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Food & Health : Cooking & Packing Last Updated: Apr 20, 2011 - 9:38:09 AM


Elucidating the Binding Characteristics of Bisphenol A
By Julia R. Barrett
Jan 5, 2008 - 11:20:06 AM

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Several studies have indicated that bisphenol A (BPA), which is widely used in polycarbonate plastic and epoxy resin manufacturing, can disrupt normal endocrine function. Given that BPA's estrogen receptor (ER) binding and interaction are 100–1,000 times weaker than those of endogenous hormones, researchers have hypothesized that BPA interacts with nuclear receptors other than ER. A recent study directly assayed BPA's interaction with estrogen-related receptor-γ (ERR-γ), one of a family of "orphan" nuclear receptors—those for which natural ligands are unknown—and clarified the structural requirements that enable BPA to bind this receptor [ EHP 116:32–38; Okada et al.] .

Earlier research by the same team demonstrated that BPA strongly binds ERR-γ. The research also showed that BPA preserves ERR-γ's high constitutive activity. Receptors with constitutive activity trigger molecular events in the absence of a ligand; specific ligands known as inverse agonists can deactivate these receptors.

The authors emphasize the importance of this investigation by noting that ERR-γ is very strongly expressed in the mammalian brain during development and in the brain, lung, and other tissues in adults; unpublished results from this group show the highest expression in the placenta. It is possible that BPA's binding ERR-γ could affect the receptor's role by activating transcription at the wrong times.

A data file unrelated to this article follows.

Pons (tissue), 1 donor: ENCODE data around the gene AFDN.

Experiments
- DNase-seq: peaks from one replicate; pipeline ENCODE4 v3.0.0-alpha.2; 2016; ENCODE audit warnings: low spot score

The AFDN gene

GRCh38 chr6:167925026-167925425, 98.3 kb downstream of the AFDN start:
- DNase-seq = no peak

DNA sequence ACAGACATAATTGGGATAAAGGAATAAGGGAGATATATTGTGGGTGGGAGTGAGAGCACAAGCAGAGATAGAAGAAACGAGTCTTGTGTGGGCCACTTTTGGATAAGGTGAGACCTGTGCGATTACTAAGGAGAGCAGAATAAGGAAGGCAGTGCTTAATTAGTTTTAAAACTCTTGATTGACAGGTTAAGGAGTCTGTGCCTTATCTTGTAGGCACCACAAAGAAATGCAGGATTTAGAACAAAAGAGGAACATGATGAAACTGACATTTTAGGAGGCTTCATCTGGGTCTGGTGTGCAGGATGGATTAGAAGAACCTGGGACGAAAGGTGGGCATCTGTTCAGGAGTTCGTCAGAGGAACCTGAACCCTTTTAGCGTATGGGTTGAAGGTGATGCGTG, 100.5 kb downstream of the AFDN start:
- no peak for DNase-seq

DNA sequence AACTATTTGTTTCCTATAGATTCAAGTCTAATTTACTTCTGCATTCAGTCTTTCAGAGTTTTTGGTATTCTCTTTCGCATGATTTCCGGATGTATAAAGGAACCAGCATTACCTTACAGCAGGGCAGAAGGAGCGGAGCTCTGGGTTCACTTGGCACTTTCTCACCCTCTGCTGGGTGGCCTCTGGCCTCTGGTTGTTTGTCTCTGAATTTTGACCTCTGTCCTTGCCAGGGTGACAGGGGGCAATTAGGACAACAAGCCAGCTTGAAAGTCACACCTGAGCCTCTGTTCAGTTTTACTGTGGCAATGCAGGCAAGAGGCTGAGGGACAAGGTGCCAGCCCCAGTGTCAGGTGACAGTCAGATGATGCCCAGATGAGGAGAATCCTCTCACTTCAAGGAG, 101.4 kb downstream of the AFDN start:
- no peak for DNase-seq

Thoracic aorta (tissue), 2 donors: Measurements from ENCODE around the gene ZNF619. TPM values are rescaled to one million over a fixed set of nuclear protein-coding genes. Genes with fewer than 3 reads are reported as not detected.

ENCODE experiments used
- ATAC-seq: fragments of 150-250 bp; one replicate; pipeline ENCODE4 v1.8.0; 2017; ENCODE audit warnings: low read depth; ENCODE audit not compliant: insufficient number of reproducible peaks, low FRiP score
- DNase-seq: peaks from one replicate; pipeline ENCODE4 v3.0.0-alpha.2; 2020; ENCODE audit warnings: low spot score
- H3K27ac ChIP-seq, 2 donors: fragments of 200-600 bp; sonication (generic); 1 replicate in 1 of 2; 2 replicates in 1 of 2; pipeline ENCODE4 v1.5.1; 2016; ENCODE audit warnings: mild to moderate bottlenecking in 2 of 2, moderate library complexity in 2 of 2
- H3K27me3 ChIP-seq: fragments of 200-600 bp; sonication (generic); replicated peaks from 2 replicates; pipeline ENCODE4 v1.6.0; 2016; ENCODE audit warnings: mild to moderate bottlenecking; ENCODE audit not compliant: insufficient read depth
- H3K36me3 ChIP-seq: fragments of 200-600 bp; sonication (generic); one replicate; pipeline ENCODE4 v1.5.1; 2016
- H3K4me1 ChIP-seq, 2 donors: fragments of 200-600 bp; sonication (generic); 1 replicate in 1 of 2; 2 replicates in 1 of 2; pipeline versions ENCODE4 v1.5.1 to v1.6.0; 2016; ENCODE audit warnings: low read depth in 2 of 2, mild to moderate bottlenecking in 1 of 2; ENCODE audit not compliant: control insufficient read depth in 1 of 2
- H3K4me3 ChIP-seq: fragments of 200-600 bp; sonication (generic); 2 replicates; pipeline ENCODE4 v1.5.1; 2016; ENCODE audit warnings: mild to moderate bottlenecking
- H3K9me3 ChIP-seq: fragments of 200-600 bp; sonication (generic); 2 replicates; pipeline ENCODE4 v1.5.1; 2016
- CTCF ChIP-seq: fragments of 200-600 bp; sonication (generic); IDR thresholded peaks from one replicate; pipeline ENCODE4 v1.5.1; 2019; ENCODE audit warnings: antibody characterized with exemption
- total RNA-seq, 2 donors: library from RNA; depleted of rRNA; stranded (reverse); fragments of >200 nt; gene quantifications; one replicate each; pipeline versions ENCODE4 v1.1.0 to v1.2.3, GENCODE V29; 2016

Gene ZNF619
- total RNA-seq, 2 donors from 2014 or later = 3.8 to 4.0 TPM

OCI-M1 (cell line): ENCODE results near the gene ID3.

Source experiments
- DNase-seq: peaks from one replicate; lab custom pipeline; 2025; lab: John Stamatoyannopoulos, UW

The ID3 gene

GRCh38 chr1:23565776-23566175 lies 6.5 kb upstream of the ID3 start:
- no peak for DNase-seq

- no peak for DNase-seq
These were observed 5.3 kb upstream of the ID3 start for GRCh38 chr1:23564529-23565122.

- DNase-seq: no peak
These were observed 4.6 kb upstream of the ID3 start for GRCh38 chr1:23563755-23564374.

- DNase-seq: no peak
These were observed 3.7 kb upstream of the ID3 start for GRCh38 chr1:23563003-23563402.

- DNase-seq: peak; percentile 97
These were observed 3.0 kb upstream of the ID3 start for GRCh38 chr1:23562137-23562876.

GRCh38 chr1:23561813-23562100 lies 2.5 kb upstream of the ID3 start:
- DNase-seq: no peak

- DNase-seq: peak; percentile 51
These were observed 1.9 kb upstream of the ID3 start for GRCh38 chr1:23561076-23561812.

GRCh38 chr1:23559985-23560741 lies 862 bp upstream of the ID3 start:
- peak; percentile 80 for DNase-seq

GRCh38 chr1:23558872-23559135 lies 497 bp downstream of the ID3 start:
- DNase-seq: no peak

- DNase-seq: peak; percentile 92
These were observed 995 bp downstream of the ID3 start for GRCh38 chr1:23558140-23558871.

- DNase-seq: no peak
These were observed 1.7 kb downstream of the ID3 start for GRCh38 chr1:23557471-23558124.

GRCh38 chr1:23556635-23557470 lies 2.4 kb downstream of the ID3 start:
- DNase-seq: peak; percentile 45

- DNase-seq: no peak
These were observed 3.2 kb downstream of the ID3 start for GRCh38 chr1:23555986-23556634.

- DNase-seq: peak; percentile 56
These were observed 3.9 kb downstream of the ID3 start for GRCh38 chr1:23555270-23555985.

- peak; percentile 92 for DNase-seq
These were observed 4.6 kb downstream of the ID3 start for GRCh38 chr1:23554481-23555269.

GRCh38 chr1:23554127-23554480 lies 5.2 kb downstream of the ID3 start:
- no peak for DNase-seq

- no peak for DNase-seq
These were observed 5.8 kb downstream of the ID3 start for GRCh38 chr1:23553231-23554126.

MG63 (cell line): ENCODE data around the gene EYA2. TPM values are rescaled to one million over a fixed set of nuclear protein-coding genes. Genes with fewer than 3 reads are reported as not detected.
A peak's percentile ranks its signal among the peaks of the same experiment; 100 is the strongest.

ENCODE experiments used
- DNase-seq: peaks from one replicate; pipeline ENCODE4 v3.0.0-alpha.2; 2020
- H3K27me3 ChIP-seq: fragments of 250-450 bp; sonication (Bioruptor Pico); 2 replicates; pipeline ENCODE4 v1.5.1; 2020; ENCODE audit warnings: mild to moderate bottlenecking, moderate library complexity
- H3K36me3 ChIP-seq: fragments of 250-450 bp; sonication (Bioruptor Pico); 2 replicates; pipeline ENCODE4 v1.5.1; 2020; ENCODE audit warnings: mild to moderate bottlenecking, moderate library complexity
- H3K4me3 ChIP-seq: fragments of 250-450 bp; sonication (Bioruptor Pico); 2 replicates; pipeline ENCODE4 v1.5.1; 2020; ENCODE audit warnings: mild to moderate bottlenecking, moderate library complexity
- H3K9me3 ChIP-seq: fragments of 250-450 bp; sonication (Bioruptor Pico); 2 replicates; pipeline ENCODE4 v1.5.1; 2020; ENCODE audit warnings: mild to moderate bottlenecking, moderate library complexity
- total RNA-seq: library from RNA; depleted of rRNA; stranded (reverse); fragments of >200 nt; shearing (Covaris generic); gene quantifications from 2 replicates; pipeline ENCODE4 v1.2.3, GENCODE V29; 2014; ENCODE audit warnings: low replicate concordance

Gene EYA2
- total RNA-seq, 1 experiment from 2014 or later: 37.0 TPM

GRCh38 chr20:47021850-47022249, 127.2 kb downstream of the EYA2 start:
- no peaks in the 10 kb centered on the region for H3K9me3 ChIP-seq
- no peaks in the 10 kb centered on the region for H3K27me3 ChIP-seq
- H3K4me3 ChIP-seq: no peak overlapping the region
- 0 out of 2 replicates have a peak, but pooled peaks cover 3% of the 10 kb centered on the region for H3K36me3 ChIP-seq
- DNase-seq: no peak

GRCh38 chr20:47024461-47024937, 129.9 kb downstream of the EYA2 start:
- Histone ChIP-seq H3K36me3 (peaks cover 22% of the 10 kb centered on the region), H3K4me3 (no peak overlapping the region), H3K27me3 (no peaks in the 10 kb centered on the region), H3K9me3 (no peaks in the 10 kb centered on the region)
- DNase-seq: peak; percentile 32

Using tritium-labeled BPA, the researchers conducted the first saturation binding assay to precisely characterize how strongly BPA binds ERR-γ. They also ran competitive binding assays with BPA analogs and other industrial chemicals, including phenol derivatives, to identify which structural characteristics of the chemicals are critical for binding ERR-γ and maintaining its constitutive activity. They found specific, extremely high binding affinity of BPA for ERR-γ. BPA analogs varied in their ability to bind the receptor, and phenol derivatives were newly discovered to be potential candidates for ERR-γ–mediated endocrine disruption.

These findings raise the immediate question of whether reported BPA-related endocrine disruption might actually be mediated through ERR-γ rather than through ER. Additionally, the researchers stress the need to determine the normal physiologic roles of ERR-γ as well as the ways in which BPA might affect these roles. Given the strong expression of ERR-γ in the fetal brain and placenta, further information is especially urgent with regard to outcomes for newborns.


Originally published by Environmental Health Perspectives at http://www.ehponline.org/docs/2008/116-1/ss.html#clea





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